5 Replies Latest reply on Jun 11, 2013 2:48 AM by Peter Spier

    Problems with file size

    totallockout Level 1

      There are a few discussions on this subject but I've been unable to resolve my problem.


      I created a 24 page catalogue in InDesign, file size c30Mb. When I export to Acrobat the resulting file is about 11.5Mb. I need to get this down to 5Mb for online publishing.


      As a last resort, I stripped out all the hi-res EPS image files and replaced them with smaller jpegs.....all to no avail. In fact the source InDesign file has not changed at all. To that end:


      1. Is there a way to identify the file size of the various elements of the InDesign file to see where the big bits are?

      2. What else can I do to get the pdf file below 5Mb?


      Thanks for any advice.

      totallockout (Novice CS user)

        • 1. Re: Problems with file size
          Dov Isaacs Adobe Employee

          One very important thing to understand is that you can't simply legislate the resultant PDF file size when creating PDF from original content.


          Image size and resolution certainly can have a major effect on the resultant PDF file size, but there are other possiblities including large amounts of vector artwork for which the only way to bring down the file size is to turn it into raster image (often making it unreadable) or by simplying it.


          When you refer to your EPS images (we strongly recommend against using EPS for images in the 21st century), we assume you mean raster images that were saved as EPS in Photoshop. It is possible that those high resolution images were already compressed quite a bit and thus, smaller JPEG versions of the EPS files would not have any appreciable effect on the output PDF file size.


          Quite frankly, if much of your 24 page catalog is imagery, 11.5MB of PDF is not bad at all. Maybe if you can post a copy of the file, we can give you some further advise. But in the end, you might have to dramatically simplify your design to reach a target output file size.


                    - Dov

          • 2. Re: Problems with file size
            Eugene Tyson Adobe Community Professional & MVP

            In Acrobat if you go to File>Save As>PDF Optimised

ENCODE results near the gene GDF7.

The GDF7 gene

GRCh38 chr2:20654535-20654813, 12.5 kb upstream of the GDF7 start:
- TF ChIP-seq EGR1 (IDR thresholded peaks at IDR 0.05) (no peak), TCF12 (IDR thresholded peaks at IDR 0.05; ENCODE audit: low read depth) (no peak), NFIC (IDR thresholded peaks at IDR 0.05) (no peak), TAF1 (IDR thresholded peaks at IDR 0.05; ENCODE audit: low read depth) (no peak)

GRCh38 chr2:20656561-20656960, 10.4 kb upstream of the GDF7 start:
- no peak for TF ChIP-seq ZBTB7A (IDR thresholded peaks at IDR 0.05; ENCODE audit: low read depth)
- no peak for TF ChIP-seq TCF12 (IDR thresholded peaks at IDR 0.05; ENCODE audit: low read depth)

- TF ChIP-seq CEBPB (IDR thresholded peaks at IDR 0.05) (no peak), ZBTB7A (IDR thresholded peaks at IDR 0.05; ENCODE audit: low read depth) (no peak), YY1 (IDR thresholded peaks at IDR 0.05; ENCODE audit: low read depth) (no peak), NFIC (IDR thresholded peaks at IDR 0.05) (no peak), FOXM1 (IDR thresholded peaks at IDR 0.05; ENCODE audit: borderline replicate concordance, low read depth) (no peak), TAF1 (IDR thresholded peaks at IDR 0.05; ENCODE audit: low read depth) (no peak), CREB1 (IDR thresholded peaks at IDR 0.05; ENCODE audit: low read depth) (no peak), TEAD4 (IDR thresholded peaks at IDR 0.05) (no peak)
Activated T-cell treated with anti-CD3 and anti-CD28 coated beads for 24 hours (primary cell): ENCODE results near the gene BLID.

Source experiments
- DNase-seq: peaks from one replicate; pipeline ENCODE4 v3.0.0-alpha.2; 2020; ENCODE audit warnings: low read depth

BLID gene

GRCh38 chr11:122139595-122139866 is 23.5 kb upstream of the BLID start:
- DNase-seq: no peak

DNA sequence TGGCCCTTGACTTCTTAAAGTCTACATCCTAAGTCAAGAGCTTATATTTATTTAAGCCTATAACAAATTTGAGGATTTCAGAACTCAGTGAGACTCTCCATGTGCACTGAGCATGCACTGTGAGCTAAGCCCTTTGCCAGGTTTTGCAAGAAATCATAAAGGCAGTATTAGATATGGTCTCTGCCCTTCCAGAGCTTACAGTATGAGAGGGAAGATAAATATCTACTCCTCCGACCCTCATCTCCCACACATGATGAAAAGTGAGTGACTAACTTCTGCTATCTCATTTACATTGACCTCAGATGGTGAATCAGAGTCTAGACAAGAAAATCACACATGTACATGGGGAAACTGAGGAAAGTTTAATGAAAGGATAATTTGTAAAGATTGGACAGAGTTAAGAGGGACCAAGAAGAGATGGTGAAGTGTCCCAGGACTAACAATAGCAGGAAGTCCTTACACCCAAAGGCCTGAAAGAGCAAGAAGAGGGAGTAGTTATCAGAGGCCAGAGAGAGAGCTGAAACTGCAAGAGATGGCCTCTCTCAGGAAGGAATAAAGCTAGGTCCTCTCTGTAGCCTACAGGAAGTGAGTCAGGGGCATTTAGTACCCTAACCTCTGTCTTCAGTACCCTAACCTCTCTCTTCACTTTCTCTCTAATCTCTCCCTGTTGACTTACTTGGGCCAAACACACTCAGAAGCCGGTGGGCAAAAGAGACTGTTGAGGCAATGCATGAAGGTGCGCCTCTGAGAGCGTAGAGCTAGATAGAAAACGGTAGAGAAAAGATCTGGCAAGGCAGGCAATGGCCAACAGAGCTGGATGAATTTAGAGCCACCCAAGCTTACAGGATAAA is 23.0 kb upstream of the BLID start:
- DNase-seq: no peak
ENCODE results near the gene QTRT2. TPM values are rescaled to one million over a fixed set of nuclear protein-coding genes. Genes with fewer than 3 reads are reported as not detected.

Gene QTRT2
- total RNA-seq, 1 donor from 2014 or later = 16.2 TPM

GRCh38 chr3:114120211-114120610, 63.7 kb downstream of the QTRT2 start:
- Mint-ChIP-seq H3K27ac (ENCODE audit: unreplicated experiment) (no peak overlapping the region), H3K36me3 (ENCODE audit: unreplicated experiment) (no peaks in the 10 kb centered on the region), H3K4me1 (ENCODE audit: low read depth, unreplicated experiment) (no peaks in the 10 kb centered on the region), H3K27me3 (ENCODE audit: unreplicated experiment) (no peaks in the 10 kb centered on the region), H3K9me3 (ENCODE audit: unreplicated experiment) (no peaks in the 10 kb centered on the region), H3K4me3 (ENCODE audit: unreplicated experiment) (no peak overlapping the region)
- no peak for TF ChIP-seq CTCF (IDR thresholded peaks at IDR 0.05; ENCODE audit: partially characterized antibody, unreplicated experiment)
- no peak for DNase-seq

in the Top Right Hand Corner there's an "Audit Space Usage"


            Here I can see a PDF I have has 38% of it is Images and 36% is Document Overheads





            See this link for some tips http://indesignsecrets.com/document-overhead-in-indesigns-pdf-can-be-huuuuuuge.php

            • 3. Re: Problems with file size
              totallockout Level 1



              Following your instructions, I got the following information. What conclusions can I gather here, (or remedial action).



              • 4. Re: Problems with file size
                totallockout Level 1



                Great feedback thank you. I'll never understand the science behind image file types but do recognise they can create different outcomes in publishing. The eps images are provided by the manufacturer of the products we sell. I just had a look at some in isolation. The clarity and resolution is excellent; some images are in excess of 1Mb, and there may be 30+ images dotted throughout my catalogue.


                As for vector artwork, I believe this to be 'man-made' imagery of which there's none in the catalogue. There are a lot of tables though and a few coloured blocks.....if you are a Dropbox user, you can see the catalogue here.


                Tim (totallockout)

                • 5. Re: Problems with file size
                  Peter Spier Most Valuable Participant (Moderator)

                  More than half of your document size is "content streams" which, as I undertand things, is text and vector art, neither of which you can do much to compress. You can try replacing the vectors in ID with raster versions of the same art, if you can live with a loss of crispness.


                  Your next biggest chunk is Document Overhead. You can get rid of a lot of that using the methods in Eugene's link, but the bottom line is this file is probably never going to hit your 5mb target without a drastic loss in quality, if at all.